by Enrique Saiz
The results from the elections held in Andalusia last December fell like a bucket of cold water on many Spaniards. Andalusia seemed to have turned to the right.
It is a historically neglected autonomous community (comunidad autonoma––the term for historical nationalities and regions that have certain devolved competences [delegated powers]) within Spain. It has acute problems of poverty and inequality, but also a proud tradition of working-class struggle.
It’s not that the left held power in the autonomous community. Andalusia had firmly voted PSOE (the Spanish Socialist Workers’ Party) into power for most of its history but, as some readers know, the party has little to do with the historical party of the same name, and more to do with a refounding during the Spanish Transition that abandoned Marxism, led Spain into NATO, and deindustrialized the country in the 1980s. The modern PSOE is a social-liberal party with only hints of its once-leftist positions. Having ruled Andalusia for so long, corruption and cronyism scandals affected PSOE during these elections; the number of parliamentary deputies it won fell from 47 to 33.
Adelante Andalucia (Forward Andalucia)––the new-brand Podemos––and other smaller parties that competed in the election failed to capitalize on this vote hemorrhage. The number of parliamentary deputies they won rose by only two, from 15 to just 17. This was not enough to challenge the supremacy of the right: although the PP (People’s Party, the traditional conservative party in Spain) lost deputies, picking up 26, Ciudadanos––the new social-liberal party in Spain which claims to have no problem with issues such as homosexuality or feminism, but is enthusiastic about repression in Catalonia and stripping rights away from workers––more than doubled its performance, winning 21 deputies.
But the real surprise of the night was the incursion made by VOX, the Spanish far-right party that had previously held no political positions in any legislative body in Spain. They picked up 12 deputies. This had two consequences. First, they were now in position to act as kingmakers in Andalusia, capable of supporting PP and Ciudadanos to oust PSOE from power and end its 36-year rule in the autonomous community. Second, a “true” far-right party had finally arrived in Spain. Many people watched their TVs in dismay that night, as VOX, which publicly decries “communism,” “gender ideology,” “separatism,” and “the illegal invasion of Spain by immigrants,” celebrated its results with a big grin.
It is important, however, to point out two things. First, while VOX might be the first far-right party to obtain representation in an autonomous community parliament in Spain, the far right was already here.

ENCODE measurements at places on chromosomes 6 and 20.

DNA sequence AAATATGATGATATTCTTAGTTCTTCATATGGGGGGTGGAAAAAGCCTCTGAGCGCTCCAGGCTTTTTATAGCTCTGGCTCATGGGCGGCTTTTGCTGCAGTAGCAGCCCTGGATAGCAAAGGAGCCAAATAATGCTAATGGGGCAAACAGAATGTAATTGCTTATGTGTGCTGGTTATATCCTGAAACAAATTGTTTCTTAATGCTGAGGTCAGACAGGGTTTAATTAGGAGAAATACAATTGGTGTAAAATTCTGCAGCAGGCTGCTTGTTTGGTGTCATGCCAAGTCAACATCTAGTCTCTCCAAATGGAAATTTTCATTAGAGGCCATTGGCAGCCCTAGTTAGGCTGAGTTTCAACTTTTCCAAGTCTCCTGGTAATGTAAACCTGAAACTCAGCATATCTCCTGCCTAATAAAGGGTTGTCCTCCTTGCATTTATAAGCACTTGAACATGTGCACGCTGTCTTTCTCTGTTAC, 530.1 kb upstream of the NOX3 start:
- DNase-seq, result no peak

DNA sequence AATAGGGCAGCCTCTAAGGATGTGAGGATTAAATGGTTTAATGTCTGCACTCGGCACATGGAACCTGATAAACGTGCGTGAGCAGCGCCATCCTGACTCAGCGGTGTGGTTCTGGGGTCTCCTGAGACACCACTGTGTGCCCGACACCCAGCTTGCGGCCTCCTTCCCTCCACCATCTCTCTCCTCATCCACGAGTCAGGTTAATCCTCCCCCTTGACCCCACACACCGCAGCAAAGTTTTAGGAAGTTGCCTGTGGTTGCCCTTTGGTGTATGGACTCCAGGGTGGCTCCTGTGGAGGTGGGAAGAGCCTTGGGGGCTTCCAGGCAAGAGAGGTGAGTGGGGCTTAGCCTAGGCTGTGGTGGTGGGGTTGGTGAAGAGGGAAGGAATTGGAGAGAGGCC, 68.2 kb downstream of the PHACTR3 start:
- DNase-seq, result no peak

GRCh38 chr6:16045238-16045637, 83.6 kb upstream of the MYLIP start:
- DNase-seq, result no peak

For some time, far-right voters had voted for the PP or even Ciudadanos. The PP had always managed to keep a careful balance between Christian Democrats, moral conservatives, libertarians and liberals, and far right-wingers. That balance started to shatter when the PP saw itself affected by several corruption scandals. Some of those voters fled to Ciudadanos, a party which, as noted above, supports ideas of market deregulation and fewer worker rights, all in the name of maintaining the European Union consensus and promoting “flexibility” in the economy. But other voters were left in the cold: inasmuch as Ciudadanos deliberately adopts an ambiguous position on certain issues––such as women’s rights and homosexuality––some voters felt that it didn’t speak to them. As both the PP and Ciudadanos ramped up their Spanish nationalism in response to the Catalan crisis, as a rallying flag in an effort to gather votes and smash “separatism,” the stage was set for an even more-unfiltered version of the chauvinistic repressive right-wing platform they were offering: VOX.
Second, although people on both the right and the left have been quick to defend the idea that VOX is speaking for those “left behind” during the anemic economic recovery taking place in Spain after the Great Recession, that idea doesn’t hold much water. An analysis of the net income of neighborhoods (which roughly correspond to electoral districts) shows that the higher the income, the higher was the share of the vote received by VOX, the PP, and Ciudadanos. (For example, VOX received 15% of the votes in El Limonar, a neighbourhood in Málaga.) Also, VOX in particular polled better in neighborhoods with fewer immigrants from outside the European Union. Of course, this doesn’t necessarily mean that higher-income people voted for VOX––it is possible that the votes it received in high-income neighborhoods came disproportionately from low-income residents of these neighborhoods. But it does suggest, at minimum, that things aren’t as simple as they look.
In all probability, the bane of Adelante Andalucia and PSOE was not the defection of working-class voters to the far right. It was abstention from the election. In 2015, Podemos received 590,011 votes, compared to the 584,040 that Adelante Andalucia received last December, when they thought they could capitalize on the discontent of many voters with the PSOE. The latter, in turn, went from 1,409,042 votes to 1,009,243. Since abstention was greater in poorer neighbourhoods, both Adelante Andalucia and PSOE may have partucularly hurt by it.